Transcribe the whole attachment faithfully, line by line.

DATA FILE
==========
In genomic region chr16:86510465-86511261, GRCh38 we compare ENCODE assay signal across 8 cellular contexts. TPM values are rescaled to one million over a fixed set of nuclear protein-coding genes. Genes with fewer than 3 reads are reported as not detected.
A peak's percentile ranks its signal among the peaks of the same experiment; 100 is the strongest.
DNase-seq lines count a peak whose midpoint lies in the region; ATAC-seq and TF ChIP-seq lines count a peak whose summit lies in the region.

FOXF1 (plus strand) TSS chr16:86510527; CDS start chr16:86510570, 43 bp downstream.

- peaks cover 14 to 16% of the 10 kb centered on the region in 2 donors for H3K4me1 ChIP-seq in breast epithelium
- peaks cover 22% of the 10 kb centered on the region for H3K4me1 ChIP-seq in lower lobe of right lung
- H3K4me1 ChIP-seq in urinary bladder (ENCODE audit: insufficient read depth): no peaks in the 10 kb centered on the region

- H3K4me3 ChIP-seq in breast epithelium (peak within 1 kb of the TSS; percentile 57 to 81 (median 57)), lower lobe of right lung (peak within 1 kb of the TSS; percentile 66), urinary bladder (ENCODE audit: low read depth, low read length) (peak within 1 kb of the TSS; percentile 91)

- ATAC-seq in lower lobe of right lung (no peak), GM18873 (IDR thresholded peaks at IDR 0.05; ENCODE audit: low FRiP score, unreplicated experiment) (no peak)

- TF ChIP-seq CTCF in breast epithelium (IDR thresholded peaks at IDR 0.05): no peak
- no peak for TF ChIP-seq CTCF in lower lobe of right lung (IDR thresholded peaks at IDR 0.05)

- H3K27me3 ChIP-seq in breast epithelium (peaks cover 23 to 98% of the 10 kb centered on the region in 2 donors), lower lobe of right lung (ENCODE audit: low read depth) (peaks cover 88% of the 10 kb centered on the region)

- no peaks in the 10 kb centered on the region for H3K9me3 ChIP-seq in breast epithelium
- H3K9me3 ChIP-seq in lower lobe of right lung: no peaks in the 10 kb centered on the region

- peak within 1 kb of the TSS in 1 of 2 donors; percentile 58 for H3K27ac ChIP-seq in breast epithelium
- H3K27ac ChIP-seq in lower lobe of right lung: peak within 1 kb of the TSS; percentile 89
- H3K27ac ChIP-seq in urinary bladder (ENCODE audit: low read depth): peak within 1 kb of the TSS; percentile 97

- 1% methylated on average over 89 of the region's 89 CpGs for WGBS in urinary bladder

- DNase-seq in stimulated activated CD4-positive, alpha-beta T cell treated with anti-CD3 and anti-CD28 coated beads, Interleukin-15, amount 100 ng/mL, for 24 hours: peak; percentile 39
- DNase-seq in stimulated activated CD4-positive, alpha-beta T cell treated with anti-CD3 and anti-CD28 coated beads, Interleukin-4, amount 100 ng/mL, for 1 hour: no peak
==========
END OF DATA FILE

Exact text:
In genomic region chr16:86510465-86511261, GRCh38 we compare ENCODE assay signal across 8 cellular contexts. TPM values are rescaled to one million over a fixed set of nuclear protein-coding genes. Genes with fewer than 3 reads are reported as not detected.
A peak's percentile ranks its signal among the peaks of the same experiment; 100 is the strongest.
DNase-seq lines count a peak whose midpoint lies in the region; ATAC-seq and TF ChIP-seq lines count a peak whose summit lies in the region.

FOXF1 (plus strand) TSS chr16:86510527; CDS start chr16:86510570, 43 bp downstream.

- peaks cover 14 to 16% of the 10 kb centered on the region in 2 donors for H3K4me1 ChIP-seq in breast epithelium
- peaks cover 22% of the 10 kb centered on the region for H3K4me1 ChIP-seq in lower lobe of right lung
- H3K4me1 ChIP-seq in urinary bladder (ENCODE audit: insufficient read depth): no peaks in the 10 kb centered on the region

- H3K4me3 ChIP-seq in breast epithelium (peak within 1 kb of the TSS; percentile 57 to 81 (median 57)), lower lobe of right lung (peak within 1 kb of the TSS; percentile 66), urinary bladder (ENCODE audit: low read depth, low read length) (peak within 1 kb of the TSS; percentile 91)

- ATAC-seq in lower lobe of right lung (no peak), GM18873 (IDR thresholded peaks at IDR 0.05; ENCODE audit: low FRiP score, unreplicated experiment) (no peak)

- TF ChIP-seq CTCF in breast epithelium (IDR thresholded peaks at IDR 0.05): no peak
- no peak for TF ChIP-seq CTCF in lower lobe of right lung (IDR thresholded peaks at IDR 0.05)

- H3K27me3 ChIP-seq in breast epithelium (peaks cover 23 to 98% of the 10 kb centered on the region in 2 donors), lower lobe of right lung (ENCODE audit: low read depth) (peaks cover 88% of the 10 kb centered on the region)

- no peaks in the 10 kb centered on the region for H3K9me3 ChIP-seq in breast epithelium
- H3K9me3 ChIP-seq in lower lobe of right lung: no peaks in the 10 kb centered on the region

- peak within 1 kb of the TSS in 1 of 2 donors; percentile 58 for H3K27ac ChIP-seq in breast epithelium
- H3K27ac ChIP-seq in lower lobe of right lung: peak within 1 kb of the TSS; percentile 89
- H3K27ac ChIP-seq in urinary bladder (ENCODE audit: low read depth): peak within 1 kb of the TSS; percentile 97

- 1% methylated on average over 89 of the region's 89 CpGs for WGBS in urinary bladder

- DNase-seq in stimulated activated CD4-positive, alpha-beta T cell treated with anti-CD3 and anti-CD28 coated beads, Interleukin-15, amount 100 ng/mL, for 24 hours: peak; percentile 39
- DNase-seq in stimulated activated CD4-positive, alpha-beta T cell treated with anti-CD3 and anti-CD28 coated beads, Interleukin-4, amount 100 ng/mL, for 1 hour: no peak